According to an article published by Northeastern University, one of the project management trends impacting the industry in 2021 will be a closer connection between project management and strategy.

In today’s business environment, characterized by rapid change and increasing complexity, organizations struggle to implement the strategies they need to generate and sustain a competitive advantage.

A key challenge to making this connection is that many organizations manage projects, programs, and portfolios based on traditional, measurable outputs—such as time, scope, and budget—without consistently tracking whether they help the company achieve its larger strategic goals and adjusting them appropriately. The result is a clear gap between strategy and project management.

Management teams today must make big-picture, strategic decisions that chart an organization’s course amid great uncertainty. Organizations frequently have many projects underway at any given time; these projects are more complex, interdependent, and based on less-reliable assumptions than in the past. As a result, they need to be more disciplined and adaptable in how they implement and oversee these projects to ensure strategic objectives are met despite herculean efforts. Most organizations struggle to realize the full potential of their strategies. According to the Project Management Institute, 50 to 75 percent of large-scale project efforts fall short of expectations. The principal problem is that, in many cases, organizations focus on executing individual projects and judge their performance based on traditional output-driven metrics such as time, scope, and budget. What gets lost in this approach is a clear perspective on whether the projects, individually or collectively, are truly helping the organizations achieve its ultimate strategic objectives.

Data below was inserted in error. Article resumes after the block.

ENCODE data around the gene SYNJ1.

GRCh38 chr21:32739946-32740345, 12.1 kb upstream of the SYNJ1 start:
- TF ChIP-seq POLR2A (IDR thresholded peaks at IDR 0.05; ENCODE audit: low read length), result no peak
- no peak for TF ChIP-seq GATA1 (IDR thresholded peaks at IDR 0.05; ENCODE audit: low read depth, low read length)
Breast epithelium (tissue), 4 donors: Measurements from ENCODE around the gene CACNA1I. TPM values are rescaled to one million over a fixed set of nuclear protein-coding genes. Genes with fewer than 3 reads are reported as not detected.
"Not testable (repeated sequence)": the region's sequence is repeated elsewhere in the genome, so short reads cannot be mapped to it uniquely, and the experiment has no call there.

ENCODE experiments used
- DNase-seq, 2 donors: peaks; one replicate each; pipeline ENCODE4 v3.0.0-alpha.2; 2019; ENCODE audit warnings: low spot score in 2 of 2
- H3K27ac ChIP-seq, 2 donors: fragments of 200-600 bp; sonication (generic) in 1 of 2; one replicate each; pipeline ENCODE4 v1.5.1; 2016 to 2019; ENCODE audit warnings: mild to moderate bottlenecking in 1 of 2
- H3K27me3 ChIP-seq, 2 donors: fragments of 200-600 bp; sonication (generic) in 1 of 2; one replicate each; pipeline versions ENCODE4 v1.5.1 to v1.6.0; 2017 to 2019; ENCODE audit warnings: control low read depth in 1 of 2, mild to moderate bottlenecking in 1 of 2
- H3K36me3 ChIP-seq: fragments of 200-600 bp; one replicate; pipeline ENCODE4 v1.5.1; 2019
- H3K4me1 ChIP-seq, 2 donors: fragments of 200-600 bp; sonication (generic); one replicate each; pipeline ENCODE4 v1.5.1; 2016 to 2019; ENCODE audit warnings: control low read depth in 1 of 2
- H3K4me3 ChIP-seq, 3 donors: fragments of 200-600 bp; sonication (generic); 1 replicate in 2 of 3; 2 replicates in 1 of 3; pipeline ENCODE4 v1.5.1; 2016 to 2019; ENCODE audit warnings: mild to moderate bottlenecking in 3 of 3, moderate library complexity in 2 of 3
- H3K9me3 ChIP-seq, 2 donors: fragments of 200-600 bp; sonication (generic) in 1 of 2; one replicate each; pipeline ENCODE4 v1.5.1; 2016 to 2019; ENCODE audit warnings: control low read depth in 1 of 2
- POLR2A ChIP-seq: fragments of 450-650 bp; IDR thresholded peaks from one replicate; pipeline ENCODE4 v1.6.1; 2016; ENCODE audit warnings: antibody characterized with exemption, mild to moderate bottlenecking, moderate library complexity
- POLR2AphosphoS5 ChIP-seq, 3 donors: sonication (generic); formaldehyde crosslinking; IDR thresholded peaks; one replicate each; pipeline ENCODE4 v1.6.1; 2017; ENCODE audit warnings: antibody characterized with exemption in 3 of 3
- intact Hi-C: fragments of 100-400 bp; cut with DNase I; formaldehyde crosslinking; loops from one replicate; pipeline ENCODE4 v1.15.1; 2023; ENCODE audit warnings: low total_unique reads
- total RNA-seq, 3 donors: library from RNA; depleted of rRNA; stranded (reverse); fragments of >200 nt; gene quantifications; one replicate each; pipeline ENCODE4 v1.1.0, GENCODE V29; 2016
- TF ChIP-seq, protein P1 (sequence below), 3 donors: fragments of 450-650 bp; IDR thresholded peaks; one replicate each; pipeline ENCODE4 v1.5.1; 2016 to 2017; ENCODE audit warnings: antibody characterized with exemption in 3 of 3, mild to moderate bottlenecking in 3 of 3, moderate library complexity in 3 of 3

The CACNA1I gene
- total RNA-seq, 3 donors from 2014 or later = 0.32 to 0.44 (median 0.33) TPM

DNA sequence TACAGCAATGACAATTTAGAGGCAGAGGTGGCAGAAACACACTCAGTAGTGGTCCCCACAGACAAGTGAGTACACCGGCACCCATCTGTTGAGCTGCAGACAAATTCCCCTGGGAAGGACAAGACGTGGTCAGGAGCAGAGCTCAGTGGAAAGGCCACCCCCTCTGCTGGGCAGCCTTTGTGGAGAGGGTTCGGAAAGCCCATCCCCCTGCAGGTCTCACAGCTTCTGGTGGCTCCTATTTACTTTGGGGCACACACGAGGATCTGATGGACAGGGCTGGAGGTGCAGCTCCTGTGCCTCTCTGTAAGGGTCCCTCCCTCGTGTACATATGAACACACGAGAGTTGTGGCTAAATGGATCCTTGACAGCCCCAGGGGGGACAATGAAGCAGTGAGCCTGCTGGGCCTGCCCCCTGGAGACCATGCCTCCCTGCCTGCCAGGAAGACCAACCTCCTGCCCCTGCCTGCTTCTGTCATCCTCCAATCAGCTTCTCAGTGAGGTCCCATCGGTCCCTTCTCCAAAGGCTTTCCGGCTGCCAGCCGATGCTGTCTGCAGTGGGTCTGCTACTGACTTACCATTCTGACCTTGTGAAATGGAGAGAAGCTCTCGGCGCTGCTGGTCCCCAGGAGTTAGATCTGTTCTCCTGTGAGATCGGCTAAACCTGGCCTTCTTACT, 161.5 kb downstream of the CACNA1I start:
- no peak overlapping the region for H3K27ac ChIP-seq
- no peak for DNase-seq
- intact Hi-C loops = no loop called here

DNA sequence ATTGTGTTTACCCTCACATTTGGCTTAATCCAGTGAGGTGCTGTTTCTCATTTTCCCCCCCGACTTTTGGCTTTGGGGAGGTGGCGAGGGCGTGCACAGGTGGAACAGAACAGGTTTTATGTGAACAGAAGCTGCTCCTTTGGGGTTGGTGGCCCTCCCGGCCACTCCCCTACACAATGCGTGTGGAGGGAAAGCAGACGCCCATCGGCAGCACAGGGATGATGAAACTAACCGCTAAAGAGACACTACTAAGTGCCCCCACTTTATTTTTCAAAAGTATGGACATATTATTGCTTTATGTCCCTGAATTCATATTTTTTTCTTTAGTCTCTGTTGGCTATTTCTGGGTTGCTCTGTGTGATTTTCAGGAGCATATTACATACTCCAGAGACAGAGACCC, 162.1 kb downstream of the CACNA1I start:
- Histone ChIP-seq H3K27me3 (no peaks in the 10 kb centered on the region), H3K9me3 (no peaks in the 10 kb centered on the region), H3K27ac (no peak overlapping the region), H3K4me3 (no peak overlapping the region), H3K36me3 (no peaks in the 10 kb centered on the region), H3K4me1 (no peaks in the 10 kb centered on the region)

The integration of project management and strategy helps maximize projects, programs, and portfolio value by incorporating and articulating accountabilities across stakeholders to identify, execute, and sustain strategic outcomes, support information flow, and maintain effective dialogue among all key stakeholders.

Given the importance of connecting project management and strategy, organizations need a deliberate approach to implementation. Three key guidelines include:

  • Managing the portfolio of projects based on real strategic outcomes—specifically value creation for the organization
  • Creating dedicated space for meaningful dialogue among C-suite executives, management, and project managers
  • Setting the right conditions for success, including establishing expectations regarding required behaviors, having the right project managers in place, and securing senior-level sponsorship

Northeastern’s article concluded that for project managers who wish to put their skills to better strategic use within their organization, it is essential to understand the relationship between project, program, and portfolio management. Doing so will allow project managers to see how individual projects relate to each other and the organization’s strategy, which can help guide making smarter decisions.